Two asteroids named after Unix co-creators

300909 Kenthompson and 294727 Dennisritchie, two asteroids discovered in 2008, aren't as prominent from Earth as their Bell Labs namesakes.

Dennis Ritchie (center) and Ken Thompson receiving the National Medal of Technology from President Clinton in 1999.
Dennis Ritchie (center) and Ken Thompson receiving the National Medal of Technology from President Clinton in 1999. Alcatel-Lucent

Two small asteroids now bear the names of two towering figures in computing history, Unix inventors Ken Thompson and Dennis Ritchie.

Asteroid 300909 Kenthompson and 294727 Dennisritchie both were discovered in 2008 by Tom Glinos and D. H. Levy (the latter famous for being a discover of the comet Shoemaker-Levy 9, which smashed into Jupiter in 1994).

Rob Pike, who worked with the pair where the influential operating system was invented, AT&T's Bell Labs, flagged the news in a Google+ post yesterday; the new names apparently arrived in February. Pike nowadays is heavily involved in Google's Go, a philosophical successor to the C programming language that Ritchie invented. Ritchie died in 2011 .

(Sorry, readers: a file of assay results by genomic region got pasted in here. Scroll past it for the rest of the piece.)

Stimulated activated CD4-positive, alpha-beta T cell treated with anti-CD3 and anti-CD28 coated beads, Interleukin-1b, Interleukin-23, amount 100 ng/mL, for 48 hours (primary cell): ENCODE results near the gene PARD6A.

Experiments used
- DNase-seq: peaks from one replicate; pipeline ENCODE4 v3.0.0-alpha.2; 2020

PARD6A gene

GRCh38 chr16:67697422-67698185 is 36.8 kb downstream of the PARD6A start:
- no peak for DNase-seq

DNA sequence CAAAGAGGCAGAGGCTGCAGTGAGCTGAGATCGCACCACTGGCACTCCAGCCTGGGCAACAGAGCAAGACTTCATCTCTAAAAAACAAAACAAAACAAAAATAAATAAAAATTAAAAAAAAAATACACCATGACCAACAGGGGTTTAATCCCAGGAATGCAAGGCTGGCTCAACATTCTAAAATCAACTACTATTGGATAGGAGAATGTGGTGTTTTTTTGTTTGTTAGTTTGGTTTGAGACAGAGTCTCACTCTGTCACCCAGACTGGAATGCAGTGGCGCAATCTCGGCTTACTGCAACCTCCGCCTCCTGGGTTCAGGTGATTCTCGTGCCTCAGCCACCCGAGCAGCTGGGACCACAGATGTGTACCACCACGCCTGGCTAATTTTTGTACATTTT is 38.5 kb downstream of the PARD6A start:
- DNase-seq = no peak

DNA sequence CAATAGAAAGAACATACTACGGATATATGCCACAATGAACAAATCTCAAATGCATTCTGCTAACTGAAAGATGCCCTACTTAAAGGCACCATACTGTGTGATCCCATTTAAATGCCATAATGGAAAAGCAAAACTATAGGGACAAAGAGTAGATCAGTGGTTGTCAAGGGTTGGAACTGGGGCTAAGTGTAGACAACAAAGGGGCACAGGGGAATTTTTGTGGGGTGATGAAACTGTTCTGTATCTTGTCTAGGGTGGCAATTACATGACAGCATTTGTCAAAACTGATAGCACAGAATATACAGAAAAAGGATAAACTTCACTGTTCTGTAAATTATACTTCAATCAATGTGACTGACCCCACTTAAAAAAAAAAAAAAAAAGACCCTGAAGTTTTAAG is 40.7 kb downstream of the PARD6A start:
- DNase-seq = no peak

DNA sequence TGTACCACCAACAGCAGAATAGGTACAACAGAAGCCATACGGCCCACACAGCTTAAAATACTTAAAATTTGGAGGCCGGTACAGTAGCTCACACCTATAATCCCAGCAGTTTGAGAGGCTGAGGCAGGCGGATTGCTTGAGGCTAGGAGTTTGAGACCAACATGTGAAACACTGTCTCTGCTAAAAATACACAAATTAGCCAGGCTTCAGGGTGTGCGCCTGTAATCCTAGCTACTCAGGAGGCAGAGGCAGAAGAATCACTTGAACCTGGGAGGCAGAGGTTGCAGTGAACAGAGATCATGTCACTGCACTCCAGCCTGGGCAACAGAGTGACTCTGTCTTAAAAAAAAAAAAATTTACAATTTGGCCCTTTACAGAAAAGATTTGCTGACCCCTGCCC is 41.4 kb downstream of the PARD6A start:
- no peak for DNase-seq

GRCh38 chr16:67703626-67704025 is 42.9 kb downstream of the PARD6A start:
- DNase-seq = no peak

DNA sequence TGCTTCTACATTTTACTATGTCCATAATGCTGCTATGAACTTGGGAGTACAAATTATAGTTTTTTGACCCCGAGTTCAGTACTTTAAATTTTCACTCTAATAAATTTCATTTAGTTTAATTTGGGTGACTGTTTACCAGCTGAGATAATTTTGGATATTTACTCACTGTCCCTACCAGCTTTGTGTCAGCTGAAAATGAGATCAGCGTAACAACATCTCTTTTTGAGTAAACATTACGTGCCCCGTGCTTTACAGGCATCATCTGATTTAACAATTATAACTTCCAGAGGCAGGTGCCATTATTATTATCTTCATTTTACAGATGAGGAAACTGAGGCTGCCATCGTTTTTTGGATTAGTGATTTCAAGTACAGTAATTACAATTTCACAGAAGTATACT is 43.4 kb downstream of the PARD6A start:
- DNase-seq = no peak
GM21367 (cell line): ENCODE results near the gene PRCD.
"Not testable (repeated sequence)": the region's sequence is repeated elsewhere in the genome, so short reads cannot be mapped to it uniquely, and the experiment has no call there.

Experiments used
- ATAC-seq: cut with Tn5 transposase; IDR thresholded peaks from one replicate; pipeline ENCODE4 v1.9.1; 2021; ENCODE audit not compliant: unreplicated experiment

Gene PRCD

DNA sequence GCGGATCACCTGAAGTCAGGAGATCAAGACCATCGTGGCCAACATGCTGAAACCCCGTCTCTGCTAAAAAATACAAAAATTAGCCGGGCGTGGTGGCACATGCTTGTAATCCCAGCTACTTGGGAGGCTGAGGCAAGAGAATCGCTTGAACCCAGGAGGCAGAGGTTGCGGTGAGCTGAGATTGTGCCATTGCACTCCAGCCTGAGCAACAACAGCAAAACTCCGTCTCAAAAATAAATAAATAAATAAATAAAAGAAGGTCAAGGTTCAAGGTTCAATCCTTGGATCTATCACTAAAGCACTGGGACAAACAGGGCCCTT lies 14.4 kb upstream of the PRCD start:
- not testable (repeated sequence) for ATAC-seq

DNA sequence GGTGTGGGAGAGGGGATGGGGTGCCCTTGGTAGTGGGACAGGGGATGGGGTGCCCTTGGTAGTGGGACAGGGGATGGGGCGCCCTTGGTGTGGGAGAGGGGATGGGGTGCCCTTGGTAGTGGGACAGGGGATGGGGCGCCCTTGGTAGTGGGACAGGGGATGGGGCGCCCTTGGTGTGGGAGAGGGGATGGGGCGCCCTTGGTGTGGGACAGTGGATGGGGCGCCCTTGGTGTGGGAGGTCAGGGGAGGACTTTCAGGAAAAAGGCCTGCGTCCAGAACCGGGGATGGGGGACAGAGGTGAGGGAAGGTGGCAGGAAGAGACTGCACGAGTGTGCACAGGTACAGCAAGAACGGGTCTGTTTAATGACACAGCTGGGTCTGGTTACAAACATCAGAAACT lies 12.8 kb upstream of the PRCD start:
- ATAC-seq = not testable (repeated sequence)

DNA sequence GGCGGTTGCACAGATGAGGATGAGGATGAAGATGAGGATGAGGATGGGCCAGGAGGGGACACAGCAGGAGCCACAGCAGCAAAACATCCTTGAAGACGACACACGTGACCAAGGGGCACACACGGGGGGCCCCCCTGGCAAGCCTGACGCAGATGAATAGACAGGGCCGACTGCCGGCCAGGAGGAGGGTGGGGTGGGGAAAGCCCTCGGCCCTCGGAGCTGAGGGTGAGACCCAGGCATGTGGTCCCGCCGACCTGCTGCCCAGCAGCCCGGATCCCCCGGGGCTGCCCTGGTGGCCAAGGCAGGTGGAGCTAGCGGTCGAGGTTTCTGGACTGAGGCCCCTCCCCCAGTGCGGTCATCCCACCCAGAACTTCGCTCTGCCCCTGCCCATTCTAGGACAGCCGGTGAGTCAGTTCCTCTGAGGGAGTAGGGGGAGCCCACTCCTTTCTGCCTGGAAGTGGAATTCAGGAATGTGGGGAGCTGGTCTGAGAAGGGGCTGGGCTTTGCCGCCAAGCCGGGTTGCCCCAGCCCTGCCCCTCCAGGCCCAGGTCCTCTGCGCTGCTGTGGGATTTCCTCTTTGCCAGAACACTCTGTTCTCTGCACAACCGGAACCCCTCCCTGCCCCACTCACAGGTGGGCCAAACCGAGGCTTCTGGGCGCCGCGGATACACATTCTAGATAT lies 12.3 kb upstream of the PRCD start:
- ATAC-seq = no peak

With an absolute magnitude of 15.5 and 15.6, respectively, Ritchie's and Thompson's asteroids are much less prominent than their namesakes, at least as viewed from Earth. The pair of computer scientists secured many accolades, including the Turing Award in 1983 and the U.S. National Medal of Technology in 1999.

More meaningful, though, is the direct and indirect influence of the pair's technology. Varieties of Unix and its protege, Linux, power countless servers. The BSD version of Unix also is under Mac OS X's covers, and Linux is used in millions of Android phones.

Updated at 9:06 a.m. PT to correct the date comet Shoemaker-Levy 9 struck Jupiter. It was 1994.

About the author

Stephen Shankland has been a reporter at CNET since 1998 and covers browsers, Web development, digital photography and new technology. In the past he has been CNET's beat reporter for Google, Yahoo, Linux, open-source software, servers and supercomputers. He has a soft spot in his heart for standards groups and I/O interfaces.


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